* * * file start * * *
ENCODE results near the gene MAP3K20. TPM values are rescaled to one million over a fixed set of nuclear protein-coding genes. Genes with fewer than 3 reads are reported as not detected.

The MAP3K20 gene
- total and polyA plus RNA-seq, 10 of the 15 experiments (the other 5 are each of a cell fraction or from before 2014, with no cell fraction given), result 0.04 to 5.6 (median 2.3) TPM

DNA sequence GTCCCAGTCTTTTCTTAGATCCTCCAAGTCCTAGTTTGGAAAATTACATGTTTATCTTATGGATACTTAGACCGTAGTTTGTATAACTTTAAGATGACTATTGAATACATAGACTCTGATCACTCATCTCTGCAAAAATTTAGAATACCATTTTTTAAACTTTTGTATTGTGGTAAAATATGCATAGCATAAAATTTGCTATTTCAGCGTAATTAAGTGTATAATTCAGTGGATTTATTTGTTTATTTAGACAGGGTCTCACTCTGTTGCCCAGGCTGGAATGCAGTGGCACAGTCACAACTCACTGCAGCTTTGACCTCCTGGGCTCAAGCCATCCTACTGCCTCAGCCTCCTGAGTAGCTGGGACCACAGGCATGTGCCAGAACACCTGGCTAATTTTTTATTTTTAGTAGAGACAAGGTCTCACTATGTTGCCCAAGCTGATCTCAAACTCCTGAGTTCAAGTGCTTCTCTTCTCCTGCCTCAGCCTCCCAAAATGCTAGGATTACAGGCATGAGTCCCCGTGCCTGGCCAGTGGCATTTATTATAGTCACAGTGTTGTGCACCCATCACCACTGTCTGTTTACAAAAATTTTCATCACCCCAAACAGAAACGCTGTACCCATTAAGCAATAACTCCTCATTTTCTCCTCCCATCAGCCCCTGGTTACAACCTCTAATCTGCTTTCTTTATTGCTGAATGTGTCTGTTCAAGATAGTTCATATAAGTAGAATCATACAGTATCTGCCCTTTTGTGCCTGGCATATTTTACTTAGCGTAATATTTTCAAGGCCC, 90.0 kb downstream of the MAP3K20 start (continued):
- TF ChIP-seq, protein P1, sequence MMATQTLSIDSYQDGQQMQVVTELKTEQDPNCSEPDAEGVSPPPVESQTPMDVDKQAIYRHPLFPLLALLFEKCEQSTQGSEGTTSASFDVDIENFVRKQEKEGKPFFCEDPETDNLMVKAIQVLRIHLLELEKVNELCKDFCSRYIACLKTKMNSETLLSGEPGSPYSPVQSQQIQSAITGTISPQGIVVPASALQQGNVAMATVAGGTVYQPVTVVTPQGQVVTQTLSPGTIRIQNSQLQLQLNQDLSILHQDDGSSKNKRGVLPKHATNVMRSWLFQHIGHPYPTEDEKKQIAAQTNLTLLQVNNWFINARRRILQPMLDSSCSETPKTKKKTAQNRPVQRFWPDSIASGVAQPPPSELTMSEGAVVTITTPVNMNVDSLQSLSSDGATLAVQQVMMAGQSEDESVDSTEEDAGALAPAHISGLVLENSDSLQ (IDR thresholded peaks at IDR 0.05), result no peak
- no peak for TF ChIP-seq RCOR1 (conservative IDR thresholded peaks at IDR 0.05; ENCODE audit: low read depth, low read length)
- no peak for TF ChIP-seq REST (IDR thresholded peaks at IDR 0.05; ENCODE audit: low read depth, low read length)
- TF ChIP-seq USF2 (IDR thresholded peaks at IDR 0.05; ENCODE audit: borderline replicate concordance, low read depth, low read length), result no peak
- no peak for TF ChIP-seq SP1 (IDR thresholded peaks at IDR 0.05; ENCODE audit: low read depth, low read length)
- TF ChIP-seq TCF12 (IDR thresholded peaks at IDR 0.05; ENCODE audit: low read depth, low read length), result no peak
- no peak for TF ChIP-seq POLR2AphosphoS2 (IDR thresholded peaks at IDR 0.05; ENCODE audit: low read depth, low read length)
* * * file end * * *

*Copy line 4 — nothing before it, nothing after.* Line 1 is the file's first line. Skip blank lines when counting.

DNA sequence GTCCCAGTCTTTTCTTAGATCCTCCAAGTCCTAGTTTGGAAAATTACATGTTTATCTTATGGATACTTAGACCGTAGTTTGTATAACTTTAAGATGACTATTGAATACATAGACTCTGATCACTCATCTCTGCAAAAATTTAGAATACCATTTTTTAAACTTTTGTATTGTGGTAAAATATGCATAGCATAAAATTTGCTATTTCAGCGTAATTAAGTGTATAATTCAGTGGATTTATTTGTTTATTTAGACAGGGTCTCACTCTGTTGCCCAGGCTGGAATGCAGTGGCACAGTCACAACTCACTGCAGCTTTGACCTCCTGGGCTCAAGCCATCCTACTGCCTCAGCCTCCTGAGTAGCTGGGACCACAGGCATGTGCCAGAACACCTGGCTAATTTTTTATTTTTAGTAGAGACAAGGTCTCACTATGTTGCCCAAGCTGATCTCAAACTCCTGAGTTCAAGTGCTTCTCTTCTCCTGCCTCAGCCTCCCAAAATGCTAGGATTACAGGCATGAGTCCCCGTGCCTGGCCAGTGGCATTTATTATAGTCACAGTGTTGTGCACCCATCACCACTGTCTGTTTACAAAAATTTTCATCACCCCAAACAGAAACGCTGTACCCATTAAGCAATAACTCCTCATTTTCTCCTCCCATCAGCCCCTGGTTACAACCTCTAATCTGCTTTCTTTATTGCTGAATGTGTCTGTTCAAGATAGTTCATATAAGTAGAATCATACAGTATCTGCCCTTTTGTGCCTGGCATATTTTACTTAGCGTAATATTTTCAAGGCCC, 90.0 kb downstream of the MAP3K20 start (continued):